By Aswad Walker
Blackfolk, we have to accept a hard truth: we have been conditioned to bend over backwards in extending compassion, love, forgiveness and expressions of humanity to everyone on the planet (mainly whitefolk), yet don’t give that same compassion, love, forgiveness and expressions of humanity to each other.
Knowing this, I’m still absolutely amazed at how many of us are attacking each other for not crying crocodile tears for the late Queen Elizabeth. There are Blackfolk who are absolutely irate with other Blackfolk for not wrapping themselves in sackcloth and ashes and entering into a period of deep mourning, while also having the unmitigated gall to “bring up old sh*t” like the absolutely brutal and horrific colonization by the British Empire that killed millions of Blacks and other people of color—and literally created the wealth upon which the British crown rests. These Blackfolk pointing out the history non-melanated folk don’t want us to teach or learn are being labeled as “mean,” “tasteless,” “classless,” and a bunch of other adjectives…by other Blackfolk!
Lord, have mercy.
We are the only people on the planet who suffer some horrific tragedy (i.e. the mass murder at St. Emanuel AME Church a few years ago), and then news reporters ask surviving family members “Will you forgive the murderer?” And, we’re the only people on the planet who will then prioritize forgiving the murderer of our family members over seeking justice or seeking the healing we need ourselves.
And we extend that same illogic to the passing of the Queen. Many of us think it’s hard-hearted to actually point out a gruesome history of cruelty and global theft that made the United Kingdom a wealthy superpower and hurled countless African and Latinx nations into abject poverty.
I contend that you don’t have to question Blackfolk’s humanity. We damn near always extend it to the Nth degree (except to each other). We feel the pain of any family who is suffering the loss of a loved one. And we feel and respect and empathize with the Queen’s people. But bringing to the attention of the public about this gruesome past that is still impacting our gruesome “present,” is not being disrespectful. Rather, it’s attempting to wake us up so we don’t consign ourselves to an equally gruesome future.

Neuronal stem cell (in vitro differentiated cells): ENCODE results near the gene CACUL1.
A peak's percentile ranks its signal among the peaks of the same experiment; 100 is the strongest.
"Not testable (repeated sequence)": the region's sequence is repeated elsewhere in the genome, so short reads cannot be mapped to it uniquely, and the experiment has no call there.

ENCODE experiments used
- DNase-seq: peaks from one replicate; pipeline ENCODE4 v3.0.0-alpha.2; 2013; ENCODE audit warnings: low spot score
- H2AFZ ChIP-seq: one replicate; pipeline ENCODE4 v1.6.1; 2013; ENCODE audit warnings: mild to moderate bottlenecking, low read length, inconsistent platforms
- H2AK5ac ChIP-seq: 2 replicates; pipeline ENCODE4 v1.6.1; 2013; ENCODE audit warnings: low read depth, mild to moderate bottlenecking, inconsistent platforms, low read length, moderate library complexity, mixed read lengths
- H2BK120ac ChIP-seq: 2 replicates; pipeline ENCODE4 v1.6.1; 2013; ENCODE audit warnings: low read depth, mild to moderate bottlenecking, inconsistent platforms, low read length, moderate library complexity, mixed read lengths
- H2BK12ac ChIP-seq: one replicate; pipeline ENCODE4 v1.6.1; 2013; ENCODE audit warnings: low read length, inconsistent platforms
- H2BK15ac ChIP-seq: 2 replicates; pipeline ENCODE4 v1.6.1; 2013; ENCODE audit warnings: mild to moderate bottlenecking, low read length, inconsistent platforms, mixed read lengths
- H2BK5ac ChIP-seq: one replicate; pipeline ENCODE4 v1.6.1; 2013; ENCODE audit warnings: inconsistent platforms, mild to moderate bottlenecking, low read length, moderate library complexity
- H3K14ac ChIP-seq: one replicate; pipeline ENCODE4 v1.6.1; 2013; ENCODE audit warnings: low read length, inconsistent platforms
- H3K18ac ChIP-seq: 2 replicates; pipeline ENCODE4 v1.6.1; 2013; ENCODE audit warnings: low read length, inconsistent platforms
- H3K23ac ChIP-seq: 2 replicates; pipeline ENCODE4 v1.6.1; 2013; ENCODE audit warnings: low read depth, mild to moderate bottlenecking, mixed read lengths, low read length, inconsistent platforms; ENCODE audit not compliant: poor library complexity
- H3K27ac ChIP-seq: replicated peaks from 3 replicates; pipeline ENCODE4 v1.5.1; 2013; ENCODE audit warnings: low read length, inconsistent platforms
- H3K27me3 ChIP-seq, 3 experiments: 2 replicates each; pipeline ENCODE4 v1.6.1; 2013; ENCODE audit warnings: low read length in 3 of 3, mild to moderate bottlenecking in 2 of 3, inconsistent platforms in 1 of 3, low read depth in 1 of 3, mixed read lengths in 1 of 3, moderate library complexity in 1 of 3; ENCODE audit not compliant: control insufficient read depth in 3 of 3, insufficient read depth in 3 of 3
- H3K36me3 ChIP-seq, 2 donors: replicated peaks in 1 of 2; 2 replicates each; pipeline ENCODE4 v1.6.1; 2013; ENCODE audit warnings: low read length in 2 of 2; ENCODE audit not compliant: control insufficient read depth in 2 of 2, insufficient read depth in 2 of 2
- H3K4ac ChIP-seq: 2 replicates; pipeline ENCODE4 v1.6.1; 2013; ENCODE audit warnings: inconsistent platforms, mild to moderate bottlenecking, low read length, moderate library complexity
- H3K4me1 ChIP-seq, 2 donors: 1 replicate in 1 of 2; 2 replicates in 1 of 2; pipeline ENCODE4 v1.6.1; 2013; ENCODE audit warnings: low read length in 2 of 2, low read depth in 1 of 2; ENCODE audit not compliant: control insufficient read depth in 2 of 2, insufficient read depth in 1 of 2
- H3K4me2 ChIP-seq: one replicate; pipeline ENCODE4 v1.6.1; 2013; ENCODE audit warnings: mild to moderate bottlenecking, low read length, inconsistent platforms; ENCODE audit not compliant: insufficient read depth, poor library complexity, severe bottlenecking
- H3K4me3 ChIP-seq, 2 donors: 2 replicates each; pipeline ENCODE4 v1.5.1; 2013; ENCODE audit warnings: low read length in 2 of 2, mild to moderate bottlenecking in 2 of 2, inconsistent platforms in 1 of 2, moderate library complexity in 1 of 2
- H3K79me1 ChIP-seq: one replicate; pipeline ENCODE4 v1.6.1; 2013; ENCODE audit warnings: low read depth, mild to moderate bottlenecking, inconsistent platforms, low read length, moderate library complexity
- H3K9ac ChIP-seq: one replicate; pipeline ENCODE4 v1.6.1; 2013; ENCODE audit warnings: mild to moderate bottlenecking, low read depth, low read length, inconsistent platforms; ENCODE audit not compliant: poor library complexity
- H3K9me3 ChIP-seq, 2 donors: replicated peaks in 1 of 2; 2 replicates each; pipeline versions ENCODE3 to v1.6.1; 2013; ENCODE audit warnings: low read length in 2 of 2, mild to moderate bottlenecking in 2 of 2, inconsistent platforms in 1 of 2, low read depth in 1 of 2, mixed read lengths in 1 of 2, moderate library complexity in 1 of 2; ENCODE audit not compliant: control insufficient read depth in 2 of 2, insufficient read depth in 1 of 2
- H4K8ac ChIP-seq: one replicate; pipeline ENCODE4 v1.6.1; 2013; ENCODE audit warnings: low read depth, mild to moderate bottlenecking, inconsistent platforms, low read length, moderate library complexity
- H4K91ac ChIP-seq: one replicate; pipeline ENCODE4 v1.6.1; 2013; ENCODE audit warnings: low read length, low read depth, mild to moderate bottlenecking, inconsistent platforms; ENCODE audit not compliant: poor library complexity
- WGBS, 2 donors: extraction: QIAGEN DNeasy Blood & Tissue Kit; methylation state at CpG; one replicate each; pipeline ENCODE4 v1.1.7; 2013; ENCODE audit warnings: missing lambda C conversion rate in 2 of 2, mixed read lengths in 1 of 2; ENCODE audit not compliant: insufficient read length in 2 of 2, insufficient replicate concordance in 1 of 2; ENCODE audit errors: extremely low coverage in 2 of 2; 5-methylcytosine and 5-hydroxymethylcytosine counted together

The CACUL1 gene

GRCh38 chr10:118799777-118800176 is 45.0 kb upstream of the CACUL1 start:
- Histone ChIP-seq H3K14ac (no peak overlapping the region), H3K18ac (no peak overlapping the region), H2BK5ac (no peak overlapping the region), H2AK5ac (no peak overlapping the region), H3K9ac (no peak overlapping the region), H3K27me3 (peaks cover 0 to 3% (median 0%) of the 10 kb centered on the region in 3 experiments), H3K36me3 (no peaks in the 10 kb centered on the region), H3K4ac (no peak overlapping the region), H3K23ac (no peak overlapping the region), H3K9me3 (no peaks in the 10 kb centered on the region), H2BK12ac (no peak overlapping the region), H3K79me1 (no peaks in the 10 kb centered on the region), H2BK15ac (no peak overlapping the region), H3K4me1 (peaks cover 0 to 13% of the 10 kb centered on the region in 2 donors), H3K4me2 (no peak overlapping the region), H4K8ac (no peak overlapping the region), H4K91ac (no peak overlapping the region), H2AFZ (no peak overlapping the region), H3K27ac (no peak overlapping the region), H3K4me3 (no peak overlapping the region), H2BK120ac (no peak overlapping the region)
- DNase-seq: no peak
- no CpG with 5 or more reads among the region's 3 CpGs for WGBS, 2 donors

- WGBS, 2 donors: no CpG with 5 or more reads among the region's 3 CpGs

On Sept. 12, 1977, a former medical student-turned-political activist, Steve Biko, was brutally tortured and murdered by the apartheid regime in South Africa, a country colonized in 1806 by the British Empire. What was the crime for which Biko was tortured and murdered? For attempting to wake his people up to their worth and value as human beings—a definite crime in the eyes of the colonizers whose profits and plunder depended upon Blackfolk failing to recognize their own humanity.
But Biko and South Africa is just one example of the blood that’s on the British Monarchy’s hands—blood they have for centuries refused to apologize for or shed a tear for (like those tears so many of us are shedding for the Queen).
While we’re mourning the United Kingdom’s loss, who is mourning those who perished at the hands of the British Empire? Who is mourning our ancestors in St. Lucia, Grenada, Bermuda, St. Kitts, Barbados, Nevis, Jamaica, the Bahamas, India, the 13 colonies of the US, Canada, Tasmania, Australia, Singapore, Palestine, Transjordan, Iraq, Egypt, Sudan, Uganda, Kenya, Zambia, Zimbabwe, Botswana, Nigeria, Ghana and so many more?
One media person discussing this paradox within the Black community said the British Empire, regarding its treatment of Blackfolk and other people of color, has “a checkered past.” I beg to differ.
If checkers is the simpler, basic “game,” then what the British Empire did (and is still doing) to Pan-African nations is not checkers, it’s chess.
Chess is that game that requires deep thinking, strategy and purposeful moves made while envisioning the future moves of your opponent. What the British Empire has done to steal the wealth from the African continent (and then have the nerve to display much of it in their museums and wear it as jewelry around their necks and built it into their castles in which they reside to this day), is chess, not checkers.
It was no accident. It was not haphazard. It required deep thinking, strategy and purposeful moves of coordinated and directed cruelty and theft. And they did this, they have done this, they are still doing this without one thought of shedding a tear for the Black and Brown lives taken and wealth pilfered.
If you are one of those Blackfolk who are outdone and “throwed” off and in deep mourning over the passing of Queen Elizabeth, I am certainly not attacking or belittling you. You are displaying that deep well of humanity that we seem to have in abundance.
My prayer, however, is that we reach into that well and share that same level of care and concern for each other. And maybe also for those folk murdered in mass (and their surviving families) by the British Empire.
Maybe then, we’ll start playing some chess of our own.